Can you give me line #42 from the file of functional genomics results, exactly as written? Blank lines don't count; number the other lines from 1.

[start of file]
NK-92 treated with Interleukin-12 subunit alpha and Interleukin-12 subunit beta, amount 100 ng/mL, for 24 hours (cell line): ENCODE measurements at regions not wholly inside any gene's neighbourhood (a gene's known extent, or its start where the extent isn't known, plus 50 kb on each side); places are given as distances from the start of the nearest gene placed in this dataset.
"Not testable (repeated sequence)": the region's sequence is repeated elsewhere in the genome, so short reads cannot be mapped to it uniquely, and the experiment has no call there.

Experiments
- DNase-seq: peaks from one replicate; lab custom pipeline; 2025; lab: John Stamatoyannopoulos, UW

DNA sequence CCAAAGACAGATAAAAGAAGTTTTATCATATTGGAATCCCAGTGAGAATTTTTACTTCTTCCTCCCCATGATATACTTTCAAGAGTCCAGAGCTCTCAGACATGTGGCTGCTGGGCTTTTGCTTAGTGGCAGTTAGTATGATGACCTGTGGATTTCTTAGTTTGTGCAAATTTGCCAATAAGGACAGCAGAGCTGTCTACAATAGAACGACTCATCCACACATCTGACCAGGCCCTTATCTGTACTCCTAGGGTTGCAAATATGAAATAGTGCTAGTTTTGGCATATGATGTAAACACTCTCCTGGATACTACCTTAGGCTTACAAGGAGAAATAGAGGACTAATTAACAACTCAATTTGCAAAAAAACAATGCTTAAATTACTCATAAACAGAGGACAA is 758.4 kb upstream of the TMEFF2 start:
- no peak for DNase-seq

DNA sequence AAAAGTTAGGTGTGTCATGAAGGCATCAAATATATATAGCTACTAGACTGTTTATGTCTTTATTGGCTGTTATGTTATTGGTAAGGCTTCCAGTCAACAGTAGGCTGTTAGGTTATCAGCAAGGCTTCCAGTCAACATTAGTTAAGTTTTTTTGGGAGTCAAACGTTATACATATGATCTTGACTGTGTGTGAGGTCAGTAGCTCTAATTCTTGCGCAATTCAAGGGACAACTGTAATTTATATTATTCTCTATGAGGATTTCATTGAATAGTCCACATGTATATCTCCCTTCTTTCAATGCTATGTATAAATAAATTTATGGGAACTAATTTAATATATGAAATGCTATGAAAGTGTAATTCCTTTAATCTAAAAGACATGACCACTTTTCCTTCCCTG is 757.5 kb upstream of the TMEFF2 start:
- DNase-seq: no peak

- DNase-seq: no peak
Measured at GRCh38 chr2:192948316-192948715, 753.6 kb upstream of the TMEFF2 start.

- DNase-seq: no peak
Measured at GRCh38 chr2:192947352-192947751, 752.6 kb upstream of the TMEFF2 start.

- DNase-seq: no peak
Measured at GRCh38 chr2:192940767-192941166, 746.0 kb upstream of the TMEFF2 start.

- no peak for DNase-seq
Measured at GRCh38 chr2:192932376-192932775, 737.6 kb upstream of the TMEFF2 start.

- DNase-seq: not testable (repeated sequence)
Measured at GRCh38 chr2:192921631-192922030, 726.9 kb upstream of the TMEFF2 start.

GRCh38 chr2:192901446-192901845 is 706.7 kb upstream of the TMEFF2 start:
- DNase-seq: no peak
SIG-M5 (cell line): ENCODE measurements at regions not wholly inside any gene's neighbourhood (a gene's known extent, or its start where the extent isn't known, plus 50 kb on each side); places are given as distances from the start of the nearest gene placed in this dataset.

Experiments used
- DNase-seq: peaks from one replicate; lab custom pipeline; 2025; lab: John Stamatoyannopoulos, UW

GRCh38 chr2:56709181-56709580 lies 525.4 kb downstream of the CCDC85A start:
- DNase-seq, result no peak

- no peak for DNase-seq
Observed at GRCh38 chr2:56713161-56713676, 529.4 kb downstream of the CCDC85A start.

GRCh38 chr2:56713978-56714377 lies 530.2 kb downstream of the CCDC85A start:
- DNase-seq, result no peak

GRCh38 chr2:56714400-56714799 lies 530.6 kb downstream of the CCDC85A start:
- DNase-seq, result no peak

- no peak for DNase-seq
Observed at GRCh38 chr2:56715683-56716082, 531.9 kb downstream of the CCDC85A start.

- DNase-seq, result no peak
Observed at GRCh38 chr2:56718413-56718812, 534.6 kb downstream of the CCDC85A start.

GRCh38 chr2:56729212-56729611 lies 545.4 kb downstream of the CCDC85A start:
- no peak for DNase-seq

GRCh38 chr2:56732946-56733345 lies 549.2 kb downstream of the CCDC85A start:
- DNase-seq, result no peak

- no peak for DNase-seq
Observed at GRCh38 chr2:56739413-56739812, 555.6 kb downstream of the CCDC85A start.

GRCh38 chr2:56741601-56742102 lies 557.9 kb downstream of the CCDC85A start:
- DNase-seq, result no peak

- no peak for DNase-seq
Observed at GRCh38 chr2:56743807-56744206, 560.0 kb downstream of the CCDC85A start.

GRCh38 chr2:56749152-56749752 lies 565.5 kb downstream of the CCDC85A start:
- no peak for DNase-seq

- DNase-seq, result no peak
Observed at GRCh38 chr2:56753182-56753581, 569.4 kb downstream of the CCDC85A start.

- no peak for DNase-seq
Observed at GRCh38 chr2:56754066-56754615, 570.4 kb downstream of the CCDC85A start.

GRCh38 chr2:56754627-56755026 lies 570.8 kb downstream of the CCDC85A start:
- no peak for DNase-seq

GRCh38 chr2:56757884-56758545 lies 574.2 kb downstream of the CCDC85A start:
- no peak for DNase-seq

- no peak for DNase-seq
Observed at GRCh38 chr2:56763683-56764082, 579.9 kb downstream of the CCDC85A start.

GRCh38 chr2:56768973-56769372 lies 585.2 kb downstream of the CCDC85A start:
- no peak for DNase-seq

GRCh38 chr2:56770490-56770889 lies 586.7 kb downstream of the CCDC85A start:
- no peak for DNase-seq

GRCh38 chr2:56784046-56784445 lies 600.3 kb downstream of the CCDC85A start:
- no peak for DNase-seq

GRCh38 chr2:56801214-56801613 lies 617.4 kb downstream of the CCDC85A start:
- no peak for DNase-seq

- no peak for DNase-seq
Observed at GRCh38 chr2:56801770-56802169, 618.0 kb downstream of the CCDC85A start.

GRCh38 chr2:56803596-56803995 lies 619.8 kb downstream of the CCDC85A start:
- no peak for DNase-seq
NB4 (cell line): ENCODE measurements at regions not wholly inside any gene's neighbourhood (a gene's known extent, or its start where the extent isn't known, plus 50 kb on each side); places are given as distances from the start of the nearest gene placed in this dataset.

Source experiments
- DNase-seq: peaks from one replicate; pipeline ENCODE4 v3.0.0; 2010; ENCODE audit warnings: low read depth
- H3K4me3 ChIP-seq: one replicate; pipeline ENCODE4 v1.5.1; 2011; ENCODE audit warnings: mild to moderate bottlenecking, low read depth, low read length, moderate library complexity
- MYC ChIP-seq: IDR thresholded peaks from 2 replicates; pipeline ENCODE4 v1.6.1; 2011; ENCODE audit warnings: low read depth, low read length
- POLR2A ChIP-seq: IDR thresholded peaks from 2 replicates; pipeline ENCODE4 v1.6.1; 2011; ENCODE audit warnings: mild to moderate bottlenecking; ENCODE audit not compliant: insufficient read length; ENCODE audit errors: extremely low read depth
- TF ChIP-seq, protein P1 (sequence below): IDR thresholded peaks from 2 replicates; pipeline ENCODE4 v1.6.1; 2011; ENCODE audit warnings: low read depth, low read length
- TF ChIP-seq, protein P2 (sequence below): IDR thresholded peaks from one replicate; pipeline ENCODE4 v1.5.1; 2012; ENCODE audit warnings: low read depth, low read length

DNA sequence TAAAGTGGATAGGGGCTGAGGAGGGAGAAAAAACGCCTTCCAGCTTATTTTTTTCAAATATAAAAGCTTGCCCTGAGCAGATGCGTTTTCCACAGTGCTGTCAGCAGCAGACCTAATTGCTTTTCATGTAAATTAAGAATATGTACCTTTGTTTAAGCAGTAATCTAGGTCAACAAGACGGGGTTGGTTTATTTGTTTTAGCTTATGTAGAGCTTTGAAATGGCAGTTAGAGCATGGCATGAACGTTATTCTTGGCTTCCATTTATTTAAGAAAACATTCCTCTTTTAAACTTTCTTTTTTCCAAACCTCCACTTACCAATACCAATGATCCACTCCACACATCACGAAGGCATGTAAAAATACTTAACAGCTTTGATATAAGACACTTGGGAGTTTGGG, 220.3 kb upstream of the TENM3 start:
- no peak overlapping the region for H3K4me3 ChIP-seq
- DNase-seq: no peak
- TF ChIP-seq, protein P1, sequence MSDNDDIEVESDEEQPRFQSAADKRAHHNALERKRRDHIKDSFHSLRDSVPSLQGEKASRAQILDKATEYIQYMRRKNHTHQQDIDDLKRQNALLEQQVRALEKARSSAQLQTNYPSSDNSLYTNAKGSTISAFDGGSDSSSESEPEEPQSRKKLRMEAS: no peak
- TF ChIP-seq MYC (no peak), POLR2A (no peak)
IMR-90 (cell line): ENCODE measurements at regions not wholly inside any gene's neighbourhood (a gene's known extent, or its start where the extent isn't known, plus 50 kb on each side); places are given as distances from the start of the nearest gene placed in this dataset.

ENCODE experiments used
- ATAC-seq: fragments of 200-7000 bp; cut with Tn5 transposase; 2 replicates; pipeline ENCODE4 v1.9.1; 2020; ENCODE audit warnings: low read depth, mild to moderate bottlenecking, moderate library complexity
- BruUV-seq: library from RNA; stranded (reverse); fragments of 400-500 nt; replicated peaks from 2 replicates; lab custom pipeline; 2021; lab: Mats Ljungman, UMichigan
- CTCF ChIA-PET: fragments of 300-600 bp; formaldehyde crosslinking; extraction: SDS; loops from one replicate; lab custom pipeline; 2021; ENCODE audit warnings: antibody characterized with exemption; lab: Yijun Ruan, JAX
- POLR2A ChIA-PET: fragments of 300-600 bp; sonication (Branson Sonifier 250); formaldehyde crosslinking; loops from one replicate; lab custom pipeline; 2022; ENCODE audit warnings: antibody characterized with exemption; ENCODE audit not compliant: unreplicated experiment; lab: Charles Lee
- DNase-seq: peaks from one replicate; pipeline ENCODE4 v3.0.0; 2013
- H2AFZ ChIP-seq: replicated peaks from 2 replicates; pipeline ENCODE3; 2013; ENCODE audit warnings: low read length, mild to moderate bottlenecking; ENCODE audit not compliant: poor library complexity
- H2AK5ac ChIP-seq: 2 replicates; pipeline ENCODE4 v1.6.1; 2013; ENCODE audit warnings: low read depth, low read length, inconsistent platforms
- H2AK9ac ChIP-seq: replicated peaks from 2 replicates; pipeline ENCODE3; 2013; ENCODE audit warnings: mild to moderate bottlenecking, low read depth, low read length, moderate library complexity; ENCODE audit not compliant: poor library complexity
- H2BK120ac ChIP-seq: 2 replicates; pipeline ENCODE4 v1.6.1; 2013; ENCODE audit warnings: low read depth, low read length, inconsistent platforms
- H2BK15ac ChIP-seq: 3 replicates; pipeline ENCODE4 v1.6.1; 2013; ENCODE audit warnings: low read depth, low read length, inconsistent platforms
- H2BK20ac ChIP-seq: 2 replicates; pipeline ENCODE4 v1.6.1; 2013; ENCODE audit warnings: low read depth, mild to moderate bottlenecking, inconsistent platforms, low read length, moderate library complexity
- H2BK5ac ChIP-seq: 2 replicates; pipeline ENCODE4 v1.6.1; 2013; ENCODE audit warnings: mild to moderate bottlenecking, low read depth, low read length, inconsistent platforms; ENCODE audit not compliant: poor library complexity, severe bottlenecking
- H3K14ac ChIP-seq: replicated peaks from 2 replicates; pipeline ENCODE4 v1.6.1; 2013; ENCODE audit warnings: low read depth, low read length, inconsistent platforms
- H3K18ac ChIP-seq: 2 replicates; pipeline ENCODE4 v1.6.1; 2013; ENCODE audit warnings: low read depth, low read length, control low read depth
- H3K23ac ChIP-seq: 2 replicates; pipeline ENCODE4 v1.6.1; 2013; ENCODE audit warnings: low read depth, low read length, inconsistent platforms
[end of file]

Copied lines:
GRCh38 chr2:56741601-56742102 lies 557.9 kb downstream of the CCDC85A start: